AOL has just announced that it will give a free domain name to anyone who asks for one.
There's a catch. You don't own the domain name; AOL does. What you can do is use is use that domain as your e-mail address and your home page starting in September. So can your friends, family, and members of the same club, organization, sports team, and so on.
It's an intriguing idea, and one that's likely to gain some attention from folks who always thought of buying a domain name and never quite got around to it. It also solves the problem of what to do with a domain name once you purchase it: instead of paying a hosting company a few dollars a month, AOL takes care of everything at no additional cost.
The service, by the way, is called AOL My eAddress. AOL says it supports .com or .net domains, up to 100 e-mail identities per domain, 2 GB of storage, spam filtering, and open mail clients such as Outlook and Thunderbird through the IMAP protocol.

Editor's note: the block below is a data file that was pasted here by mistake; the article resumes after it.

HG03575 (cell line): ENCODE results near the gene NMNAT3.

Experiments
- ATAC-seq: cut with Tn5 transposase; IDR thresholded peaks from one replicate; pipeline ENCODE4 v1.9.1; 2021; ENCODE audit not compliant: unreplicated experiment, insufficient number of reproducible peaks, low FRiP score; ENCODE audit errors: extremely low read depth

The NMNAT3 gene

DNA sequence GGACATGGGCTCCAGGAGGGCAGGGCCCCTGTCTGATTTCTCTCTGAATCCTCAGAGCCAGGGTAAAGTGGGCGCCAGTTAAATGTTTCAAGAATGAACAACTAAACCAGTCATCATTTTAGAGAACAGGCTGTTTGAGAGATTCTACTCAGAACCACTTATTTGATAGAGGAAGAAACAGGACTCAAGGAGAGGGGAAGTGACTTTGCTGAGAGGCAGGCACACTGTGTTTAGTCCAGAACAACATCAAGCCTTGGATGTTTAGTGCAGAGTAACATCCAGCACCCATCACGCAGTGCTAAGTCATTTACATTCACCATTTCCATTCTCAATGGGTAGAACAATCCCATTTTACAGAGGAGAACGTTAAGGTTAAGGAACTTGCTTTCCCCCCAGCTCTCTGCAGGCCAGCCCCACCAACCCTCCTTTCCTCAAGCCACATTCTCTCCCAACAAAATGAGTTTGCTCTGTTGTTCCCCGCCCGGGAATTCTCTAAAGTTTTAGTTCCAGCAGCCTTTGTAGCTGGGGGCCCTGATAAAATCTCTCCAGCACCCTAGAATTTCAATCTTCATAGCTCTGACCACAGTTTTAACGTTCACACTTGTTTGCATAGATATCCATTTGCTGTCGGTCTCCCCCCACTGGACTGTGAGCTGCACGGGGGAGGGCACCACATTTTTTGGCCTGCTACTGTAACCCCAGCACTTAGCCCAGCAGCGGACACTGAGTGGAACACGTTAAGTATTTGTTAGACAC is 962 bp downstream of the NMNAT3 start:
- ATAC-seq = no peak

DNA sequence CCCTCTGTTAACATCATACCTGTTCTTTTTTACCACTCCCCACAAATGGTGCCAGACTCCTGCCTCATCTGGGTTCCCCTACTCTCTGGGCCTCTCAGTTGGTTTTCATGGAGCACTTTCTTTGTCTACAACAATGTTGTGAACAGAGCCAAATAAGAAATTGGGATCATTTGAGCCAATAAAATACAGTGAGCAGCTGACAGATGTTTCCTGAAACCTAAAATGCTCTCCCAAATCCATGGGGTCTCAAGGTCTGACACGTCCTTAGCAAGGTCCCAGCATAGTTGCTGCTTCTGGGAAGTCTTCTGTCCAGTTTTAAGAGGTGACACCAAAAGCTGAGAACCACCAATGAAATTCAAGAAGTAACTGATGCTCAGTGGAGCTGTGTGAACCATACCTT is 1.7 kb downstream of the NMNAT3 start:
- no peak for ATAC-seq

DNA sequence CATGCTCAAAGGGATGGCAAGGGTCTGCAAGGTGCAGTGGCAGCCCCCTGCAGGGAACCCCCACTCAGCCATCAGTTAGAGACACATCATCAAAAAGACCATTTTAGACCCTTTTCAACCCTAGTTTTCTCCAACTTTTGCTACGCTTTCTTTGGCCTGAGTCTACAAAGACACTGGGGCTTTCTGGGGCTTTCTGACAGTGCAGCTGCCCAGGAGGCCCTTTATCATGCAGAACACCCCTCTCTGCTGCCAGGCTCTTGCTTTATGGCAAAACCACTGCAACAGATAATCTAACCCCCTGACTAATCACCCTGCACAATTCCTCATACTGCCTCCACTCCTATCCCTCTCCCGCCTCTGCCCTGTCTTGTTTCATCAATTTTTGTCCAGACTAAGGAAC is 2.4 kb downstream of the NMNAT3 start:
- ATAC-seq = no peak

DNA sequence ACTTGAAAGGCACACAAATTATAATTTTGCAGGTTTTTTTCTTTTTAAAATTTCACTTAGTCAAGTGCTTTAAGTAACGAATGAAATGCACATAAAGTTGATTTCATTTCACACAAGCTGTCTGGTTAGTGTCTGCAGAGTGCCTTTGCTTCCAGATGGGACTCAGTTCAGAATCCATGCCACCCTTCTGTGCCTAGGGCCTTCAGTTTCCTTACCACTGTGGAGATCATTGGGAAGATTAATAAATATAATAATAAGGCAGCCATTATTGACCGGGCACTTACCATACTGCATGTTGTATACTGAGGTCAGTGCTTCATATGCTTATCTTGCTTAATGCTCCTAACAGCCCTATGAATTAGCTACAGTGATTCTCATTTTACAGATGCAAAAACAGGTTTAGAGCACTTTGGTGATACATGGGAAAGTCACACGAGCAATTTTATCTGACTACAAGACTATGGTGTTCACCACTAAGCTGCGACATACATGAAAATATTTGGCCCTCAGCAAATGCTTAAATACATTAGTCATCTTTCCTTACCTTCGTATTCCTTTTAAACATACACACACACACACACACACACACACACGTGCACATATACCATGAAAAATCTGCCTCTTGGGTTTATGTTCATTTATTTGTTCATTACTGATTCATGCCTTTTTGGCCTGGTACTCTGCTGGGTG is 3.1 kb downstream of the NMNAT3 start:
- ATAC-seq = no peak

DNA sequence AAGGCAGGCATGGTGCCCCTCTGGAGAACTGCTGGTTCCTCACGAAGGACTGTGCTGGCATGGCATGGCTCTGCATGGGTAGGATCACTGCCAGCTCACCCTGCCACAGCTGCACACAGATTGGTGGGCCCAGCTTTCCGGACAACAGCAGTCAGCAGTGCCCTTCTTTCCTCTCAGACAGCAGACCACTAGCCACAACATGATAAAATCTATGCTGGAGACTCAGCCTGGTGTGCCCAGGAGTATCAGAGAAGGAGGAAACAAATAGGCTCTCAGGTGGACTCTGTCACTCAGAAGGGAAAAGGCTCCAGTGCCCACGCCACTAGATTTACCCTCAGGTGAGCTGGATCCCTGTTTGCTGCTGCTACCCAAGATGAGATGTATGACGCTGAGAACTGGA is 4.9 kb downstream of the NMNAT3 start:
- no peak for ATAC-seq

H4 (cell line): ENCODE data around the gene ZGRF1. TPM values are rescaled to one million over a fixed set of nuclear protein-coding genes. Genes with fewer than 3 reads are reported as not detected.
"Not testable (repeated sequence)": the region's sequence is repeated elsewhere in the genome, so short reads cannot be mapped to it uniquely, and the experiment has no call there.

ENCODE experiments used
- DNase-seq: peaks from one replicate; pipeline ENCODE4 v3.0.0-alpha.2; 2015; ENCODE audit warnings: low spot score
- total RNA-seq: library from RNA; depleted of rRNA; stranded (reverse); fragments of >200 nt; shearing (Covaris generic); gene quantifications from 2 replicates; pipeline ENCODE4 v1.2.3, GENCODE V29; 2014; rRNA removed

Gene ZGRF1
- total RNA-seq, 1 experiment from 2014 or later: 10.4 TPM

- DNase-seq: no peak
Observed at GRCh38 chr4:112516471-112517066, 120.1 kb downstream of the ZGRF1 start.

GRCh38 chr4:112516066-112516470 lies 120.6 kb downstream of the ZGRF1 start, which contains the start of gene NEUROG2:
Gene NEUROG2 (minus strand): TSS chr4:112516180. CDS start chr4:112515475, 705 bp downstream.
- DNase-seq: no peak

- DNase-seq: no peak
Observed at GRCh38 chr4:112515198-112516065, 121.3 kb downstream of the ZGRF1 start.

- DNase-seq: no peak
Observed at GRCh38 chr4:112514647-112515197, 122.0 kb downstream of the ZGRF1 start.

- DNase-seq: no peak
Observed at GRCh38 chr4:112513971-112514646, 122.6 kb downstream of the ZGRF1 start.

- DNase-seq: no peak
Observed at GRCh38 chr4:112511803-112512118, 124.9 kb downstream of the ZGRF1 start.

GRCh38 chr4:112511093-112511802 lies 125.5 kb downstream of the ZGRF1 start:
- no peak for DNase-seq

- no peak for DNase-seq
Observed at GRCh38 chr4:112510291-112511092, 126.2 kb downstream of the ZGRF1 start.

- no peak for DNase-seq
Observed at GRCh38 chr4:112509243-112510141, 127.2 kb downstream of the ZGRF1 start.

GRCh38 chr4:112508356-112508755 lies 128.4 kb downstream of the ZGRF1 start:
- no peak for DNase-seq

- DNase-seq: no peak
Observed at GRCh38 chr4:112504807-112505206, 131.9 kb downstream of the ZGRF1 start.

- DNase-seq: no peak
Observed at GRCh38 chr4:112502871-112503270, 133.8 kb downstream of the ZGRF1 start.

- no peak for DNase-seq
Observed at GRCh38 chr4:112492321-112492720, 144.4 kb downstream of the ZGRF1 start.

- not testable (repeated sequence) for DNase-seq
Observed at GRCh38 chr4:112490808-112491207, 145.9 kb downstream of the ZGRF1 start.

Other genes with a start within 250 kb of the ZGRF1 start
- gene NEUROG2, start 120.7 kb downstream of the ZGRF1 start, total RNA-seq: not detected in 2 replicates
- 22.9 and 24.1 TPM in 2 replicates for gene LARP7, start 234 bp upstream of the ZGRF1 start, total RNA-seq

It's part of the company's recent strategy to stem the flood of defections (nearly 1 million in the second quarter) from dialup users who are switching to broadband and leaving AOL far behind. AOL already has lost more than a third of its subscribers since its peak in 2002.
From a financial perspective, the My eAddress service seems to make sense for AOL. The current wholesale price of .com domains is around $6 each, and because AOL is an accredited registrar it gets the best deal possible. That means AOL needs to generate at least $6 a year in advertising revenue (or upselling some users to premium services) per domain to make it worthwhile.
There's also a second way that AOL benefits. Good domain names are hard to find nowadays. AOL is enlisting its vast member base in a quest to locate the good ones, which it henceforth owns. If some fall into disuse, AOL should be able to sell them at a tidy profit.